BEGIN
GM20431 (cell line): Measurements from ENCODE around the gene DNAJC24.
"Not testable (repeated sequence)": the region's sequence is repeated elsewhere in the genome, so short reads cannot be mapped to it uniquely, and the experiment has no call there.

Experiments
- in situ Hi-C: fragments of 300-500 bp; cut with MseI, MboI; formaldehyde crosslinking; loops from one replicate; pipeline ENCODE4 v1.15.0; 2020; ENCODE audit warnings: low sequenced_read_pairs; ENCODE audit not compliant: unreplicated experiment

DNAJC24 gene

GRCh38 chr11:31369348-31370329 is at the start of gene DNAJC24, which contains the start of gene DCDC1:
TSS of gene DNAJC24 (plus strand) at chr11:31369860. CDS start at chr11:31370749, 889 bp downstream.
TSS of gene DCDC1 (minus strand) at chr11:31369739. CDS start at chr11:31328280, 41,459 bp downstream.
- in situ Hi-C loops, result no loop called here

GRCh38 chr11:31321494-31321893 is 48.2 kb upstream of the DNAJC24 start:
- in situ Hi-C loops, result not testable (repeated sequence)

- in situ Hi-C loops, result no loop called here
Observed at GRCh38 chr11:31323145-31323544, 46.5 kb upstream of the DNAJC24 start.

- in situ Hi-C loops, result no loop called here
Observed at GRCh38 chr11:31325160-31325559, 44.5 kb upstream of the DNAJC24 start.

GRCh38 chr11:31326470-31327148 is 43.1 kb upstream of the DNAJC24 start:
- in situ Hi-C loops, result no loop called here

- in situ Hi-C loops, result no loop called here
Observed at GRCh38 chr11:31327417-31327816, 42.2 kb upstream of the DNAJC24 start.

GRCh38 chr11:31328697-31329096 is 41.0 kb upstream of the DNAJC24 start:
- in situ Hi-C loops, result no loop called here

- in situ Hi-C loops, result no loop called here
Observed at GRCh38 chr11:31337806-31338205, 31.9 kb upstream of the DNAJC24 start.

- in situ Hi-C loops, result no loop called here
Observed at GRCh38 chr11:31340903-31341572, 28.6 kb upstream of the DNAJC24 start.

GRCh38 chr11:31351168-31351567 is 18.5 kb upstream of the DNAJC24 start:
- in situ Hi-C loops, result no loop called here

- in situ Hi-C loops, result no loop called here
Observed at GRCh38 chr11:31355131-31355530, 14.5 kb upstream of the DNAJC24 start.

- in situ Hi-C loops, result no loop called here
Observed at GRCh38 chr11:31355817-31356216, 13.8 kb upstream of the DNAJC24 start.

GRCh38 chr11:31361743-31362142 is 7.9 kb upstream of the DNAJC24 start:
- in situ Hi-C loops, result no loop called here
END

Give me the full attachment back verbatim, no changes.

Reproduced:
GM20431 (cell line): Measurements from ENCODE around the gene DNAJC24.
"Not testable (repeated sequence)": the region's sequence is repeated elsewhere in the genome, so short reads cannot be mapped to it uniquely, and the experiment has no call there.

Experiments
- in situ Hi-C: fragments of 300-500 bp; cut with MseI, MboI; formaldehyde crosslinking; loops from one replicate; pipeline ENCODE4 v1.15.0; 2020; ENCODE audit warnings: low sequenced_read_pairs; ENCODE audit not compliant: unreplicated experiment

DNAJC24 gene

GRCh38 chr11:31369348-31370329 is at the start of gene DNAJC24, which contains the start of gene DCDC1:
TSS of gene DNAJC24 (plus strand) at chr11:31369860. CDS start at chr11:31370749, 889 bp downstream.
TSS of gene DCDC1 (minus strand) at chr11:31369739. CDS start at chr11:31328280, 41,459 bp downstream.
- in situ Hi-C loops, result no loop called here

GRCh38 chr11:31321494-31321893 is 48.2 kb upstream of the DNAJC24 start:
- in situ Hi-C loops, result not testable (repeated sequence)

- in situ Hi-C loops, result no loop called here
Observed at GRCh38 chr11:31323145-31323544, 46.5 kb upstream of the DNAJC24 start.

- in situ Hi-C loops, result no loop called here
Observed at GRCh38 chr11:31325160-31325559, 44.5 kb upstream of the DNAJC24 start.

GRCh38 chr11:31326470-31327148 is 43.1 kb upstream of the DNAJC24 start:
- in situ Hi-C loops, result no loop called here

- in situ Hi-C loops, result no loop called here
Observed at GRCh38 chr11:31327417-31327816, 42.2 kb upstream of the DNAJC24 start.

GRCh38 chr11:31328697-31329096 is 41.0 kb upstream of the DNAJC24 start:
- in situ Hi-C loops, result no loop called here

- in situ Hi-C loops, result no loop called here
Observed at GRCh38 chr11:31337806-31338205, 31.9 kb upstream of the DNAJC24 start.

- in situ Hi-C loops, result no loop called here
Observed at GRCh38 chr11:31340903-31341572, 28.6 kb upstream of the DNAJC24 start.

GRCh38 chr11:31351168-31351567 is 18.5 kb upstream of the DNAJC24 start:
- in situ Hi-C loops, result no loop called here

- in situ Hi-C loops, result no loop called here
Observed at GRCh38 chr11:31355131-31355530, 14.5 kb upstream of the DNAJC24 start.

- in situ Hi-C loops, result no loop called here
Observed at GRCh38 chr11:31355817-31356216, 13.8 kb upstream of the DNAJC24 start.

GRCh38 chr11:31361743-31362142 is 7.9 kb upstream of the DNAJC24 start:
- in situ Hi-C loops, result no loop called here